Submitted by Andrew Smolski of OilPrice.com
America: Why Aren't You Protesting
As noted by Richard Heinberg on June 22nd, 2011, the media has lacked the ability to connect the economic situations in the Middle East and their uprisings to what is happening in Europe. I would avoid the word “Revolution” in the case of the Middle Eastern uprisings, seeing as no dramatic systemic changes have taken place, only the ousting of dictators. Same as I would avoid the words of social upheaval in the case of European protests, which have been quite calm and only demanding to maintain the social safety nets produced through years of labor struggle. Rather, the odd occurrence is the ostensibly quiet population of the United States who are in many cases having the same economic problems and austerity based government solutions. This is a place where the media does want to ask the public the question, “Why aren’t you protesting?”
Effectively in the United States the labor movement has been dismantled over 30 years through multiple policies, the main one being “Right-to-Work” laws, which have left only 6.9% of private sector workers in unions, and 36.2% of public sector workers in unions. This has correlated as well to a 30 year stagnation in wages, which has barely kept pace with inflation, leaving many with the option of accumulating debt buttressed by a free flowing credit policy. That points to a problem when consumer spending accounts anywhere from 40%-70% of the economy (whether or not you wish to count government spending which is done through the aggregation of taxes from said consumers). Even if the low end number of 40% is the truth of the matter, it is large stake in the economy and plays a disproportionate role in the health of the economy as a whole.
The importance of wage and debt is linked to the economy having a large consumer component, which is basically like the gas to the engine, it keeps things in motion. According to the Federal Reserve, Household Debt is far greater than disposable income, basically at a ratio where consumers are maxed out. Connect this with the Weltanschauung (world outlook) of consumers at the moment, according to the Rasmussen Consumer Index, 61% of the US population see the economy as getting worse. Basically, you have a massive Molotov cocktail being thrown at the economy. The wage trend is not reversing, as noted by Paul Craig Roberts and Shadow Government Statistics, new jobs are typically in non-value added labor (service economy), with an industrial sector shedding jobs as they are outsourced to countries with cheaper labor and laxer regulations (or harsher authoritarian regimes).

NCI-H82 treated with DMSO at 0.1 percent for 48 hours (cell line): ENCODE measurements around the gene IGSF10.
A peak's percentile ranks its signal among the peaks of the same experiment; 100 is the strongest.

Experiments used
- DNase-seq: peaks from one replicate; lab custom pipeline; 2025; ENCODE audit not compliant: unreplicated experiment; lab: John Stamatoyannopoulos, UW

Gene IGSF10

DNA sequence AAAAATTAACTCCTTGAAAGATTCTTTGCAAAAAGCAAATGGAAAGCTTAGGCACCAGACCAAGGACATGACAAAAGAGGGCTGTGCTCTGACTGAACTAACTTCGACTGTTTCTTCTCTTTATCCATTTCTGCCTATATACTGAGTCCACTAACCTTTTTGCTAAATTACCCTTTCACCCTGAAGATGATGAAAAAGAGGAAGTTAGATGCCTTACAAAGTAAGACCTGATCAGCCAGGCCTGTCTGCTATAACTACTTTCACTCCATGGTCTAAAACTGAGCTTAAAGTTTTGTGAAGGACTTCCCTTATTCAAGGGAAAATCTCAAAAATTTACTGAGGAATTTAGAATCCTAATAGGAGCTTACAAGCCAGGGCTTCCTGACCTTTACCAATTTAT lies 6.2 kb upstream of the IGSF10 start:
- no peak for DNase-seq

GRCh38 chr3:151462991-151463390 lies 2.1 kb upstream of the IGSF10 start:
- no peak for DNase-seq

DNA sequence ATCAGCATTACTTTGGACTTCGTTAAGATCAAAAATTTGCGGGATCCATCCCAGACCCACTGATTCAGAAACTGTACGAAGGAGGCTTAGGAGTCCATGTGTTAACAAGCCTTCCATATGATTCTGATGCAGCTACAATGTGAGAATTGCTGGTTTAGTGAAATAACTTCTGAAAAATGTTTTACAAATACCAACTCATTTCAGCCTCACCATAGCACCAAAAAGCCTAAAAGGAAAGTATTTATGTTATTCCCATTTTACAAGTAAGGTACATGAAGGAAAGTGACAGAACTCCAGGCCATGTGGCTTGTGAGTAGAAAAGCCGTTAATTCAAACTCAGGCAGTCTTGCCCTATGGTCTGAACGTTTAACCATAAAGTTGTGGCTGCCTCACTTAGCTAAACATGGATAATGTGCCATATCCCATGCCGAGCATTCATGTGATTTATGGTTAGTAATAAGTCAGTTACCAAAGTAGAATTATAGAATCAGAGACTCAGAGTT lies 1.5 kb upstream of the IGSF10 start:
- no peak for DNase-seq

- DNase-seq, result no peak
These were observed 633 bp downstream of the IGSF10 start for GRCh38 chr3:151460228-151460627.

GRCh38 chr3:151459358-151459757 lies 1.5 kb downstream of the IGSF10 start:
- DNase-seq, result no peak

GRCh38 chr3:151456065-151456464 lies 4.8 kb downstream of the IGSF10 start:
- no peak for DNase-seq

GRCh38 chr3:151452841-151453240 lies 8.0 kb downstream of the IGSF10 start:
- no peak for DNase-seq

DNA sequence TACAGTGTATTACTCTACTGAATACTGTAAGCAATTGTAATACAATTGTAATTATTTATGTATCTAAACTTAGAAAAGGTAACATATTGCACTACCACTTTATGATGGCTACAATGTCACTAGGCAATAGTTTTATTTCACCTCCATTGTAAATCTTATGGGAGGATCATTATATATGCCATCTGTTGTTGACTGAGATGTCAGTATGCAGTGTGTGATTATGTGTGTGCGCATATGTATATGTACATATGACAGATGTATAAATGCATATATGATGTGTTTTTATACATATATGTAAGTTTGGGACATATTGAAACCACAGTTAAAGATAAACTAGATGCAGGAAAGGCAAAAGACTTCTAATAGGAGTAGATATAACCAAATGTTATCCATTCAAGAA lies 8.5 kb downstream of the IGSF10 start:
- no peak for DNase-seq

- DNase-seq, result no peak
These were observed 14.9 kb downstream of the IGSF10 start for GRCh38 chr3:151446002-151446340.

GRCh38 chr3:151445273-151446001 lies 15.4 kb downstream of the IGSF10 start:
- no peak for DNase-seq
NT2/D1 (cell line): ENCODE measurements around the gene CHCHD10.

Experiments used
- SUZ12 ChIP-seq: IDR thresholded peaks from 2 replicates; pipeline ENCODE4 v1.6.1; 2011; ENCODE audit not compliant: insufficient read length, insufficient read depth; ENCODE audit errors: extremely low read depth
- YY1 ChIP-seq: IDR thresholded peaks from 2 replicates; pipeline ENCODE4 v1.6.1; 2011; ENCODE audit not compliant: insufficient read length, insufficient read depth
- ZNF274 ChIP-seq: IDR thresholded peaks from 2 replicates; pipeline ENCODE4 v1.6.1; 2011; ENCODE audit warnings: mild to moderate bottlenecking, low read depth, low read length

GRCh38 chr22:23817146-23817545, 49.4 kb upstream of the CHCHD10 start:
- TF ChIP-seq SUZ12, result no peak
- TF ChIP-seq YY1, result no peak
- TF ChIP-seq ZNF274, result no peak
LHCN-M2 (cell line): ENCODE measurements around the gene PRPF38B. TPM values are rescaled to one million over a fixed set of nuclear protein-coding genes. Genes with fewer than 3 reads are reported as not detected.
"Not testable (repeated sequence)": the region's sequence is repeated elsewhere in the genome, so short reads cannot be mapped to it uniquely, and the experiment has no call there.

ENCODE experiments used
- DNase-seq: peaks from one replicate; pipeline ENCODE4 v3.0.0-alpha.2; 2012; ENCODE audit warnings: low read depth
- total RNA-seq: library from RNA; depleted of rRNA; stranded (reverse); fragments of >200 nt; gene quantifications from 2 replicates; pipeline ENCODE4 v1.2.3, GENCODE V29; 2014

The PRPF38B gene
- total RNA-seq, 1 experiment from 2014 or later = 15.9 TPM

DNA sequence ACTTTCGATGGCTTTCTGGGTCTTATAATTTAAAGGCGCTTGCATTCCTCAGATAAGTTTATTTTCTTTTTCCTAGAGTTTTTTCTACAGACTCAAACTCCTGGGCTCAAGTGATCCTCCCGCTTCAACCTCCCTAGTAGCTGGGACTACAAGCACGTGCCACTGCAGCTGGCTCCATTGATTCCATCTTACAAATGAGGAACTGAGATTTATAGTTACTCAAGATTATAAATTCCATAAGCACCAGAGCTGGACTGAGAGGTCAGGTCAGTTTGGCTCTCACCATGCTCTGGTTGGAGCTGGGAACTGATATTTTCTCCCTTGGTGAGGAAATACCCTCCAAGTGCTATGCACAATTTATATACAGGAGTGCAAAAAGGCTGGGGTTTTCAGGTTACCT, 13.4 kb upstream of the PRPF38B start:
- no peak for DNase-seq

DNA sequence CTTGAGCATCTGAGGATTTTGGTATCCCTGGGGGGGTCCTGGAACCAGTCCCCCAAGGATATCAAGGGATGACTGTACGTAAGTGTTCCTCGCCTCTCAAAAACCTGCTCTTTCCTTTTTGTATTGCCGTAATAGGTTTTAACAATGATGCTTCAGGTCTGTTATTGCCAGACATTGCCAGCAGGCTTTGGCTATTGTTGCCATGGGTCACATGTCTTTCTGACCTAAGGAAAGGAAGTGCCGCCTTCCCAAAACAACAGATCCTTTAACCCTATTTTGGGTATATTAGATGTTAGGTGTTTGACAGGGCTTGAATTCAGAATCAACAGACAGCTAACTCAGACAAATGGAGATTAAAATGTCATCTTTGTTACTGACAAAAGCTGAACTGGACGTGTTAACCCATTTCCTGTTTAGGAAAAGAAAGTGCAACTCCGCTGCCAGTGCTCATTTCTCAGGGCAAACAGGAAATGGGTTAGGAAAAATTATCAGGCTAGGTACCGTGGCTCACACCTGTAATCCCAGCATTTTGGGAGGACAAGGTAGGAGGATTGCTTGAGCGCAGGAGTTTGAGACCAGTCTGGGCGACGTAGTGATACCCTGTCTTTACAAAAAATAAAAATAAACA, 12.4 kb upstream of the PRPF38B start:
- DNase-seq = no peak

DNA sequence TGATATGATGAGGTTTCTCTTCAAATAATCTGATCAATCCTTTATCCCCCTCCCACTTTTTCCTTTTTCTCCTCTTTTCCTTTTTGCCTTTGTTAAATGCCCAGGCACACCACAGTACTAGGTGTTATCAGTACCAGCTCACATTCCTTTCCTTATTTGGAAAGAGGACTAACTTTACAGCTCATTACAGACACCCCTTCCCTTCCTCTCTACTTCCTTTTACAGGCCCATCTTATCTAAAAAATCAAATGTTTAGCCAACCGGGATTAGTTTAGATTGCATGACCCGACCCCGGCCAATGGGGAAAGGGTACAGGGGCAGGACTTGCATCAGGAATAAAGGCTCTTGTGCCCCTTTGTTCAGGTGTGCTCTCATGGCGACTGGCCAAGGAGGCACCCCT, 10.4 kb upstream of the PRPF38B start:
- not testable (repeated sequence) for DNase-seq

When unemployment is calculated correctly it stands nearer to 16-17%, and high-value labor is not returning to employ most of these people, but only the non-value added labor. Without wages and jobs, how is 40% (roughly 5.9 trillion dollars) of 14.7 trillion dollars going to be maintained. Possibly through Citigroup’s idea of a Plutonomy, where the economy services only 20% of the population. However, wouldn’t that lead to political instability in a country that in a form stabilizes the world economy through dollar supremacy and also US treasury bonds (one of the safest investments).
With all this being the trend, and each recession taking longer to reach normal employment levels, where is the social reaction in the United States in comparison to Europe and the Middle East, which were experiencing (and still are) similar situations. A large part of the blame can be laid at the feet of the media who have downplayed protests calling for stimulus and national reinvestment from the grassroots and economists such as Paul Krugman, Josepsh Stiglitz, Robert Reich, and Mike Whitney. Stimulus having the point of proper regulations (neither over or under-regulated, but well regulated), and bringing back value-added jobs which maintain the advancement in Science & Technology. At the same time the media has overrated the Tea Party movement which has been calling for the implementation of the same policies which have been followed since Regean.